The Little Rock Food Blogger Round-Up

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Little Rock’s food scene is at an all-time high. With it, comes an increase in writing on blogs, publications and social media. This is a good thing. These insights and opinions get people talking, helping lead to a stronger food community. The Around Town Round-Up grabs links from a variety of sources throughout the city, putting them all in one post for your reading pleasure. So, let’s get to it.

Georgeanne over at Eggshells Kitchen Co. is kicking ass and taking names over at the company’s blog. Here are her 5 Little Rock Fall Foods You’ve Got to Try.

Wait … she has more … Georgeanne is talking chili and I’m listening. Even made some this week.

Here’s a Coq Au Vin recipe from Delicious Life.

There are a ton of restaurant openings in the very near future. Emily Van Zandt gives you this ETA of each place and a brief description of what to expect food wise.

More lobster in Arkansas? Who knew? Emily VZ did. Personally, I find this to be exciting information.

Man, I wish Rex Nelson wrote more about food. This one’s a few months old, but check out his take on Blytheville bbq.

Get your sugar fix with Daniel Walker’s Rock City Sweets article. In his latest installment, he takes a look at Trio’s, Sweet Love, Mylo Coffee Co. and Shakes.

LR Foodcast checks out the Stone’s Throw Brewing/Southern Gourmasian beer dinner.

I’m talking Dessert Queens in the latest Provisions piece in Little Rock Soiree. We have some amazing talented female chefs/dessert makers in this town.

Arkansas Foodies show you how to elevate that store-bought stock.

And Kat Robinson gives you her 2014 Arkansas State Fair Food Preview.

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Saturday Night’s Dinner at Local Lime a Mixed Bag

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The Yellow Rocket Concepts group does social media better than just about anybody in the Little Rock food industry. So, when it posted a beautiful picture of a fried pork chop with red mole, a current menu special at Local Lime, I knew a visit to the WLR restaurant was imminent.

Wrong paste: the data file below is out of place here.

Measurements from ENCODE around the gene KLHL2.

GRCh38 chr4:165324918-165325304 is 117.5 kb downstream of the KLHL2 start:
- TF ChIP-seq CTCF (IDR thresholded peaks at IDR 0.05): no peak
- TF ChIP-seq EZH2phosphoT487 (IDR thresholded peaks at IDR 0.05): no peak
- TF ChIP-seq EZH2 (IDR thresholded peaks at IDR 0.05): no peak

Sure enough, I was digging into the latest masterpiece 24 hours later, and it was just as deliciously brilliant as the picture lead me to believe. Thick, rich mole with hints of cinnamon covered a perfectly fried, bone-in pork chop, and was accompanied by grilled cebollitas, a small bowl of mango salsa and two sides. Per usual, I opted for the drunken beans and rice. A heavy hand of pumpkin seeds didn’t detract from my overall satisfaction with the dish, but did prove to be one of a few missteps throughout the evening.

When asked how she liked her zucchini tacos, my wife gave me a “ho hum” look. She wasn’t pleased with the change in the composition of these tacos, as corn kernels have replaced the chunky potatoes that gave the dish its substance.

As for me, my frozen margarita arrived at the table only half frozen, which, upon request, our server promptly replaced with one I still consider to be the best version in Little Rock. In regards to food, the drunken beans were soupier than usual, and far less seasoned than I’ve grown accustomed to from Local Lime. Finally, and this is something that has happened on at least four separate occasions at Local Lime and Big Orange (combined) … our server didn’t inform us about the daily special(s).

The creativity and execution of these specials play a huge role in separating the Yellow Rocket restaurants from its competition, and sadly (at least in my experience), many customers aren’t even made aware of their existence. I had to ask about the special, and far too often I receive that “what secret club are you part of” look.

To me, these issues speak to a potentially larger problem.